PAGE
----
The report suggests that the aim of the game is to offer existing music purchasers their albums in a more interactive – and more expensive – format. Consumers will get the music they’re after along with other elements to boost the value of the digital deal, including photos, videos, lyrics and more.
Cocktail will enable music fans to play an album without having to open iTunes, though it’s expected to be limited to the iPhone and iPod touch
devices, along with the mythical but seems likely for imminent introduction Apple tablet device.
In an interesting glimpse at the behaviour of music purchasers, a major-label source told Reuters that, “when a digital album is released as both a standard music-only download and a deluxe download with extra content, the deluxe version typically outsells the standard one by 85 percent to 90 percent in the first few weeks after its release, even though it usually costs $2 to $5 more.”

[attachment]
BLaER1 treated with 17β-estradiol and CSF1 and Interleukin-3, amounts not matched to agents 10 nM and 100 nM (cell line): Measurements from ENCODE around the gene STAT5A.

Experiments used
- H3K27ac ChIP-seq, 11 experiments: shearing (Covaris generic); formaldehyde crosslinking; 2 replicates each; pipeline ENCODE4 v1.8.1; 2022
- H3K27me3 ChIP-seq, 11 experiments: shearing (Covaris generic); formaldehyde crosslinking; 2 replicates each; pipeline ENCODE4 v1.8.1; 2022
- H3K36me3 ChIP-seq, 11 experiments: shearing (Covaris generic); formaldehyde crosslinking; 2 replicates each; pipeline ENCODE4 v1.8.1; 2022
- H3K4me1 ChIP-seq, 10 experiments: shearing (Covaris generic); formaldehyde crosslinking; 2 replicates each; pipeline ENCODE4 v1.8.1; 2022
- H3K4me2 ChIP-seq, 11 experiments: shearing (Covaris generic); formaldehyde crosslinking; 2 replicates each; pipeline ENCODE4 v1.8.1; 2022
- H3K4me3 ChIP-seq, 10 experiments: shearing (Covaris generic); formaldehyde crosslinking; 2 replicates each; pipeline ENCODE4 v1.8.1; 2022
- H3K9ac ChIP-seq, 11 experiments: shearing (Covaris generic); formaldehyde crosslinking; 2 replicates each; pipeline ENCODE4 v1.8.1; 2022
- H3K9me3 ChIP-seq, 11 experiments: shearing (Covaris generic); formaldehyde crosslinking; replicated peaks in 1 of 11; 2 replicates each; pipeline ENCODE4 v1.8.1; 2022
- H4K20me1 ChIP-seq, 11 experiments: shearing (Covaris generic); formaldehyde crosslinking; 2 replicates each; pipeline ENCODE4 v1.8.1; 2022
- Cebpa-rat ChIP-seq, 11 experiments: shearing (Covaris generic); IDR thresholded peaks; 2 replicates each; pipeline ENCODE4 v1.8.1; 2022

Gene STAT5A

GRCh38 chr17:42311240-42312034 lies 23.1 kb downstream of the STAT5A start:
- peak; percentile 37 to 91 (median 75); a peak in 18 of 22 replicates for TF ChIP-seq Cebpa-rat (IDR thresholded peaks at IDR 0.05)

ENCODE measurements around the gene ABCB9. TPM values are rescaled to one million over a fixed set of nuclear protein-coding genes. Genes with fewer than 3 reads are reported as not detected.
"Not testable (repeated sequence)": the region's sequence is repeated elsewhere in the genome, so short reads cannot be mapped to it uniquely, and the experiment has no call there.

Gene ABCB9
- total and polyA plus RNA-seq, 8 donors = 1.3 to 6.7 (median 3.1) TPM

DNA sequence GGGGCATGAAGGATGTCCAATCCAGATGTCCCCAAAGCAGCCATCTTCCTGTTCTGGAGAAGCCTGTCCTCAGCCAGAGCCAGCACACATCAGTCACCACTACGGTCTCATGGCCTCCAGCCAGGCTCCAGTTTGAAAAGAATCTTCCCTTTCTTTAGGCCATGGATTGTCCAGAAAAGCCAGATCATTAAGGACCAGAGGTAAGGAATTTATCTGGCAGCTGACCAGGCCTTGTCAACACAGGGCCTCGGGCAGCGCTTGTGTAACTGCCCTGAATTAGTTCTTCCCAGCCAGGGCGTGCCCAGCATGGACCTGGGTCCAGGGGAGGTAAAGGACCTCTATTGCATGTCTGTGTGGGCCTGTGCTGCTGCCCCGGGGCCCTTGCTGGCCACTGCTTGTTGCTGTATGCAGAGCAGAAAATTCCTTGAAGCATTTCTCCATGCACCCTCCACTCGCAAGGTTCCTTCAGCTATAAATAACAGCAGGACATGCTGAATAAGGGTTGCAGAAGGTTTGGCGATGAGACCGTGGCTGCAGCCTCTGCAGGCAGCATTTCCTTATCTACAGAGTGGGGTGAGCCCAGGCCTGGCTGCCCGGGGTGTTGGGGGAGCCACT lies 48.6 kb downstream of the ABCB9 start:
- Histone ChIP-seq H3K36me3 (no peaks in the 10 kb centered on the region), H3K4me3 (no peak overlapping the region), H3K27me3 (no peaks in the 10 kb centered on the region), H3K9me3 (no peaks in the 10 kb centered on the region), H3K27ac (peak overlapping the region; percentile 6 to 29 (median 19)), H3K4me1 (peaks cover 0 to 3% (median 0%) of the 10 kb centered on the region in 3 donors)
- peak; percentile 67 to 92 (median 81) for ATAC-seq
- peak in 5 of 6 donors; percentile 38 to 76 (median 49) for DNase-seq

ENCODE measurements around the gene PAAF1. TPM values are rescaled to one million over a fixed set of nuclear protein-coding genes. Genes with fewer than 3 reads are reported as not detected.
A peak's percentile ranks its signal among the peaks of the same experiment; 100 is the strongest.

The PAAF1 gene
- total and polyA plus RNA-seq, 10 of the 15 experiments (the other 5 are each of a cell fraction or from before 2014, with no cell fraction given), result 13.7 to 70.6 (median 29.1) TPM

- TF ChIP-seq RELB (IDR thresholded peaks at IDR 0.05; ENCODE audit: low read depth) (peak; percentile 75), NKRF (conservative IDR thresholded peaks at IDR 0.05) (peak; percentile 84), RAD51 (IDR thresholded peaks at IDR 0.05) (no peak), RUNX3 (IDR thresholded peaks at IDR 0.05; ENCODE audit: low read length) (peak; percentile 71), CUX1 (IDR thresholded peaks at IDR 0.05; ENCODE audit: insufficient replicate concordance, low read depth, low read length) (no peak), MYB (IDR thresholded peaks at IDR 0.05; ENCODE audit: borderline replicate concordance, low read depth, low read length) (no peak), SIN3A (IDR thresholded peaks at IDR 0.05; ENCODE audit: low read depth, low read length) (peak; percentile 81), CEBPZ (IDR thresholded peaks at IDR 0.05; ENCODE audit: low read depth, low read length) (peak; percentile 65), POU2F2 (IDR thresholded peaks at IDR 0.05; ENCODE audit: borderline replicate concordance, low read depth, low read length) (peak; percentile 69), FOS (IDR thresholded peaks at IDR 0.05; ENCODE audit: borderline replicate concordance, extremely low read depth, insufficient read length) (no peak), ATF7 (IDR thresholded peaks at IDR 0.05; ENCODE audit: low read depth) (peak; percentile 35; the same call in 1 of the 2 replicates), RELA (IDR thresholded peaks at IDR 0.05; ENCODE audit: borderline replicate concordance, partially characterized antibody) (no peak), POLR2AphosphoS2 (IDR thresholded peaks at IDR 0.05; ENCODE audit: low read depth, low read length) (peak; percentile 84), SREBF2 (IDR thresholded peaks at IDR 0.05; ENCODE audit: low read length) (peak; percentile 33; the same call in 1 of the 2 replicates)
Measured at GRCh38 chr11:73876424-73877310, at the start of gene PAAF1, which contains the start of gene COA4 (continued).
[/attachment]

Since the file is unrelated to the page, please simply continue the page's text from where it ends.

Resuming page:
“We as an industry have found that when you offer more content, there’s an appetite for it. So why not continue to offer more?” the source said.
Here at Distorted we’re of the opinion that developing a sense of art and invention around physical and digital releases is key to the success of future music sales.
We think physical product shall shortly be revolutionised, as some labels consider means by which the packaged music product can be both collectible, attractive and unique – something beyond a poor quality video or shipping the product in an over-size box.